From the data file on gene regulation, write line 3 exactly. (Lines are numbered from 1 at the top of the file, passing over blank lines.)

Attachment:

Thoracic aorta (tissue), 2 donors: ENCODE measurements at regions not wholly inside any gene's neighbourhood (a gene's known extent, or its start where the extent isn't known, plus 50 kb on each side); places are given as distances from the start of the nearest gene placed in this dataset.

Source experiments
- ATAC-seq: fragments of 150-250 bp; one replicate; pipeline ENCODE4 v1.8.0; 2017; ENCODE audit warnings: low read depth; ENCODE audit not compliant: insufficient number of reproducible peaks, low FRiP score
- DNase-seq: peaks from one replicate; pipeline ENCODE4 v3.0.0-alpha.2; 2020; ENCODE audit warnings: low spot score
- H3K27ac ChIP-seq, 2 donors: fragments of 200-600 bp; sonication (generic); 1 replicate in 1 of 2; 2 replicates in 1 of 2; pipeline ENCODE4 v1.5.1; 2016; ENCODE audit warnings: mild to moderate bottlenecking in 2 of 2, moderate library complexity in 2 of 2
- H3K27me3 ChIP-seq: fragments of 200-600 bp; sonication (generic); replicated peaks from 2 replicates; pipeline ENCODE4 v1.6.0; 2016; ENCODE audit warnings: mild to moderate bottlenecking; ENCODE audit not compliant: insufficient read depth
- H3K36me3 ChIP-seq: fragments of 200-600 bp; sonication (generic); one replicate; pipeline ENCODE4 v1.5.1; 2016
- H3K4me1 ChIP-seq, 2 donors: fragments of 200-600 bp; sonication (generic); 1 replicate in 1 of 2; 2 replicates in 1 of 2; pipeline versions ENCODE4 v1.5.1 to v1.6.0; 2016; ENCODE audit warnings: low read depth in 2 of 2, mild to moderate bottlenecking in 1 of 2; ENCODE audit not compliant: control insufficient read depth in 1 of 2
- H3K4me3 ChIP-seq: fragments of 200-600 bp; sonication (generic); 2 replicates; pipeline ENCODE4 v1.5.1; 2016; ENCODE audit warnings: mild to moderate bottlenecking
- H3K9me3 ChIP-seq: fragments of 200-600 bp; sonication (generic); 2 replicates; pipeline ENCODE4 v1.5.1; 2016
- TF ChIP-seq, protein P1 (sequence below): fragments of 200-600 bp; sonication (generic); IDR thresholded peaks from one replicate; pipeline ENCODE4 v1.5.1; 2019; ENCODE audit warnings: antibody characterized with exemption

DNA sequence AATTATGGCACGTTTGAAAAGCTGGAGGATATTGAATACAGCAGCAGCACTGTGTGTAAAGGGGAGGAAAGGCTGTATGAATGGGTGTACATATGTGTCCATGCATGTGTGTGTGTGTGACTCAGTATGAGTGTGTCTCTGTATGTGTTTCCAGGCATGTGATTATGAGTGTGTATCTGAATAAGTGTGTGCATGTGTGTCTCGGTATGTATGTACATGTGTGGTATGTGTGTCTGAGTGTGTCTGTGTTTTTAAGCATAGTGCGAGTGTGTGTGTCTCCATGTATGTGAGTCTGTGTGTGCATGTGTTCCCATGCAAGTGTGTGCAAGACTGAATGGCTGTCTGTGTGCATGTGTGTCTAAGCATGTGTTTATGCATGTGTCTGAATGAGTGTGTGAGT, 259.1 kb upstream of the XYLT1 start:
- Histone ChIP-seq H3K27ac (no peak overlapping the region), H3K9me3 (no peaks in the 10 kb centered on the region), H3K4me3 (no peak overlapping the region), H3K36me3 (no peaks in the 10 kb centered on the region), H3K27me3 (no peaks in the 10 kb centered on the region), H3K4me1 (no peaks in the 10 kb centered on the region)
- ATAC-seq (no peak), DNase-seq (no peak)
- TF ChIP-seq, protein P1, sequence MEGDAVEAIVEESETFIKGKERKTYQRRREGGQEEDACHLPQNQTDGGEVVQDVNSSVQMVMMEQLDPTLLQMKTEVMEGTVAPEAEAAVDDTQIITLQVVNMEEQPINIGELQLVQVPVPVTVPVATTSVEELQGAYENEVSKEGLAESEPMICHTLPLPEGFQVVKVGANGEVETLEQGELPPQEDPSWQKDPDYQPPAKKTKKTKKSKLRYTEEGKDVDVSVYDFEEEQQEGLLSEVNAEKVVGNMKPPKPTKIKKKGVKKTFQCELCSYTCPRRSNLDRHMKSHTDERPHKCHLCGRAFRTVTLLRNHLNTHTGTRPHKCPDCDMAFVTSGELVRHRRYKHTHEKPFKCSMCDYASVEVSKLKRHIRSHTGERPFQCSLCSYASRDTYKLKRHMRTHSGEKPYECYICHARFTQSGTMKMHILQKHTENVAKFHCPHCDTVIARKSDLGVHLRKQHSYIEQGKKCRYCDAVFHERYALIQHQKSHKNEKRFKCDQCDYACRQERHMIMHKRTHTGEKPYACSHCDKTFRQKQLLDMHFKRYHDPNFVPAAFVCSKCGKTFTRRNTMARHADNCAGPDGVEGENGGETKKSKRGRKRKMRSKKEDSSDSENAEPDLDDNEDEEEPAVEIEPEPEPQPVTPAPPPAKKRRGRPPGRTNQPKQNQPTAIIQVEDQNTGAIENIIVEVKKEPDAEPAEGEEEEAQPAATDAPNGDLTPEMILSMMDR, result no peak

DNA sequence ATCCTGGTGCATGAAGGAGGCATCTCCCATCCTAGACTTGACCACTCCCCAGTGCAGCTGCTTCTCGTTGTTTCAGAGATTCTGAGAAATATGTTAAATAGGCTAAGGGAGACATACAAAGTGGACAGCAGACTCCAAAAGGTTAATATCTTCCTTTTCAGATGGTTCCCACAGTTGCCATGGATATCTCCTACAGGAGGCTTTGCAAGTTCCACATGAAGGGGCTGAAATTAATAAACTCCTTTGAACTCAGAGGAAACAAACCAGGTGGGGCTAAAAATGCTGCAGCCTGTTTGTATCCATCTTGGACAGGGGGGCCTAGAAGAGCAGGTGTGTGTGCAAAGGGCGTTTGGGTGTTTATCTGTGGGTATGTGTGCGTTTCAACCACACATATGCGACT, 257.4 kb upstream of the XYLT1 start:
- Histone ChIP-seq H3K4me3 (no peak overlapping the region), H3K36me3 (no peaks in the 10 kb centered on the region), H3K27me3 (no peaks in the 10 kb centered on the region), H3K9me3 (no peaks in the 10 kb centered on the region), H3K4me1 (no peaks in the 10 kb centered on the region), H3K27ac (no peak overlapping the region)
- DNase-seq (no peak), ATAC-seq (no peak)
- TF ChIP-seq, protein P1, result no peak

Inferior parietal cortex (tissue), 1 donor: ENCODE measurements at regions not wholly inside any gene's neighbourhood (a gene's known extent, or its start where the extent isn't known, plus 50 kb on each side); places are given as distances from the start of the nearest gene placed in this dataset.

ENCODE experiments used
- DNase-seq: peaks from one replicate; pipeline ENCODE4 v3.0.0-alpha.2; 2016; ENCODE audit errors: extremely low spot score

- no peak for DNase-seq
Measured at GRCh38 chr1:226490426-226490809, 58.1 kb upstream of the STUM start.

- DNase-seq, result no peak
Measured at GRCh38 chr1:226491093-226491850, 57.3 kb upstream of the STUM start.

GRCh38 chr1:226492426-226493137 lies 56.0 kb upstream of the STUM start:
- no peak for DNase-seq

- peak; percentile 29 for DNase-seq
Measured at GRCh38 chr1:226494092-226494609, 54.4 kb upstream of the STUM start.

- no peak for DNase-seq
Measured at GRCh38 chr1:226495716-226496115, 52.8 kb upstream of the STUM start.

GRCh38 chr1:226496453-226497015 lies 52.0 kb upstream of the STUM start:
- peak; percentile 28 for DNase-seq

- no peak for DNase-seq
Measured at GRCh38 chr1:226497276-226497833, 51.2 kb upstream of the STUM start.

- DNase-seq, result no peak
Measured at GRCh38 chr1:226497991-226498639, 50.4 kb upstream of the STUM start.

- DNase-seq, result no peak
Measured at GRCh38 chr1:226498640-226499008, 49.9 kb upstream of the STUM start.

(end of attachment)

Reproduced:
- ATAC-seq: fragments of 150-250 bp; one replicate; pipeline ENCODE4 v1.8.0; 2017; ENCODE audit warnings: low read depth; ENCODE audit not compliant: insufficient number of reproducible peaks, low FRiP score